In Parshah “T’tza’veh,” the High Priest’s special uniform is described:
Shemot/Ex. 28:4, enumerates:
1. [חשן] — a breastpiece, or breastplate, 
2. [אפוד] — an ephod — a sleeveless covering; “two pieces of linen joined at the shoulder by straps” 
3. [מעיל] — a robe . The me’il had “bells and pomegranates” around its hem (28:33-35).
4. [כתנת תשבץ] — a fringed tunic 
5. [מצנפת] — a headdress or turban 
6. [אבנט] — a sash or belt 
Also mentioned (28:36-38 and 39:30-31):
7. [ציץ] — a headplate, engraved with “Holiness of G-d” or “Holy to/for G-d” 
8. [מכנסי בד] linen “breeches” or “undergarments” 
An extended, illustrated discussion of the “priestly garments” can be found at:
The illustrations above and elsewhere show that there’s no absolutely consistent idea of exactly how the High Priest’s clothing appeared. We have some general ideas based on Torah and other texts, but no actual images from the time of either the Mishkan or the First or Second Temples.
But in fact, these objects of clothing are still present with us today — in the “clothing” of a sefer Torah. 
The mantle that is lifted to reveal the scroll and permit its reading, is called a “me’il” — because, like the priest’s garment, it’s placed upon the scroll from above.
The priest’s “hoshen” or breastplate is present as the “hoshen” (same word) on the sefer Torah — the flat silver plate that must be removed before the me’il/mantle is lifted, and which is replaced before the scroll is carried around the synagogue before being returned to the Aron/Ark. The small bells around the hoshen of a sefer Torah are reminiscent of the bells placed on the hem of the High Priest’s me’il. They are in fact called “rimonim” — one of the same words used in Torah for the bells on the me’il.
In Ashkenazic synagogues, the “sash” with which a Torah scroll is tied — removed to permit unrolling the sefer Torah; re-tied to hold it in place when reading is concluded — is called in Yiddish a “wimpel.”  I can’t say that it is directly derived from the “avneit” of the Kohen Gadol (High Priest), as are the other objects, but it would be very in keeping if it were so.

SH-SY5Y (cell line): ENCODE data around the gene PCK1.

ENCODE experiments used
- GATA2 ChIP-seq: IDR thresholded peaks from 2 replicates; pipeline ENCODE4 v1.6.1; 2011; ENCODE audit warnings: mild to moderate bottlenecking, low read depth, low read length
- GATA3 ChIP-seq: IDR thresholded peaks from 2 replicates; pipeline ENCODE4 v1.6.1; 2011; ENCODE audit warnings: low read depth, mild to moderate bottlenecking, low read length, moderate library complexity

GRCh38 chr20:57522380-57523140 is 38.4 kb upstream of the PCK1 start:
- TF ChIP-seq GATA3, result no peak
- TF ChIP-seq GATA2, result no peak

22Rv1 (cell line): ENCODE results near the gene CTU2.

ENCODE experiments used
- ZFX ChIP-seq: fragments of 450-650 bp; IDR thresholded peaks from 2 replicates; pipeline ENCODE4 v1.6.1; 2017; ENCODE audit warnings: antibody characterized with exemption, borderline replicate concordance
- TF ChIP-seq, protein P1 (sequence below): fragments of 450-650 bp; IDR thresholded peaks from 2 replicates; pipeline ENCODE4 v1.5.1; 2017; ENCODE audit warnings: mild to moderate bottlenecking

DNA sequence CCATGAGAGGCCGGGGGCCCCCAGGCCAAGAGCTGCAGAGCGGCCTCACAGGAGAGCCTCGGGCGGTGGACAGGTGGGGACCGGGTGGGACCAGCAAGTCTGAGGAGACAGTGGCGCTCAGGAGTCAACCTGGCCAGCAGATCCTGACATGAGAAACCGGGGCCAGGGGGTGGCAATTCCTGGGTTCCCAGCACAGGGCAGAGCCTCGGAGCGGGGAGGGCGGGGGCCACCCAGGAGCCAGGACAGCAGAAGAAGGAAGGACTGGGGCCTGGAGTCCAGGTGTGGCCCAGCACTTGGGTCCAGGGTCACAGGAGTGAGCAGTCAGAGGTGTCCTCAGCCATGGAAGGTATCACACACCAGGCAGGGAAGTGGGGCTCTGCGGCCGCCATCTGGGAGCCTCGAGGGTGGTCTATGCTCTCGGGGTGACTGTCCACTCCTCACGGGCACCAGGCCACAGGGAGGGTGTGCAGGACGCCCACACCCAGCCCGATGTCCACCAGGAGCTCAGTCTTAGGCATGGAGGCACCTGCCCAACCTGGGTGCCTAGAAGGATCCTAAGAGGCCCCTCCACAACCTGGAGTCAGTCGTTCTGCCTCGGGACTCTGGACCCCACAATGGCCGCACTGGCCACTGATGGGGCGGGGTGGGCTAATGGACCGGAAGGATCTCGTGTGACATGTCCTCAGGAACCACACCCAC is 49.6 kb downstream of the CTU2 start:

Are we then supposed to understand that a Torah is our “High Priest?”
Not in a literal, physical sense. That would be idolatry.
Rather, I think the imagery suggests that by study of Torah, we “approach” G-d, as the priests — especially the High Priest — did in the Temple. One might even go so far as to say that the imagery is suggesting that learning Torah, we — like the Kohen Gadol — enter the Holy of Holies; G-d’s actual Presence.
“…the purpose of Torah study is to ‘cleave and become one with G-d through the holiness of His word, and thereby cause the Shechinah, the Divine Presence of G-d, to dwell amongst us’.” 
“G-d is…not something transcending the Torah, the Torah is not outside of G-d and He is not outside of the Torah, and that is why the sages of the Kabbalah were justified in saying that the Holy One, Blessed be He, is Himself the Torah.” 
[for further information, see:
The Stone Chumash (Artscroll), on parshah Tetzaveh]
[*] Illustrations from a collection of images (various sources) at: https://www.google.com/search?q=High+Priest%27s+clothing&client=firefox-a&hs=RYp&rls=org.mozilla:en-US:official&channel=fflb&tbm=isch&tbo=u&source=univ&sa=X&ei=QpfyUo2BL5WwsATLr4GADA&ved=0CEYQsAQ&biw=800&bih=461
(There are many alternative images on this site. A few are decidedly out of place, but it’s otherwise well worth a visit)
 for further discussion, see: http://en.wikipedia.org/wiki/Priestly_breastplate
 Plaut, G.; The Torah: A Modern Commentary; p. 563;
for further discussion, see: http://en.wikipedia.org/wiki/Ephod
 It was called “me’il” [מעיל] because it was put on from [מ] above [על], as we put on a “pullover” sweater.
for further discussion, see: http://en.wikipedia.org/wiki/Priestly_robe_%28Judaism%29
 see: http://en.wikipedia.org/wiki/Priestly_tunic
 see: http://en.wikipedia.org/wiki/Priestly_turban
 see: http://en.wikipedia.org/wiki/Priestly_sash
 see: http://en.wikipedia.org/wiki/Priestly_golden_head_plate
 see: http://en.wikipedia.org/wiki/Michnasayim
 for a longer, more informative discussion, see: http://www.jewishvirtuallibrary.org/jsource/judaica/ejud_0002_0020_0_19950.html
 see: http://en.wikipedia.org/wiki/Wimpel
 Rabbi Joel Sirkis; the “Bach” (Poland, 1561-1640); Commentary on Tur, Orach Chaim, ch. 47
quoted in Rabbi Aaron Raskin; “Letters of Light;” p. 29
 Scholem, G.; On the Kabbalah and Its Symbolism; p. 124; quoting Recanati, Rabbi Menahem b. Benjamin; Italy, 13th-14th c.; Ta’ame Ha-Mitzvoth, 3a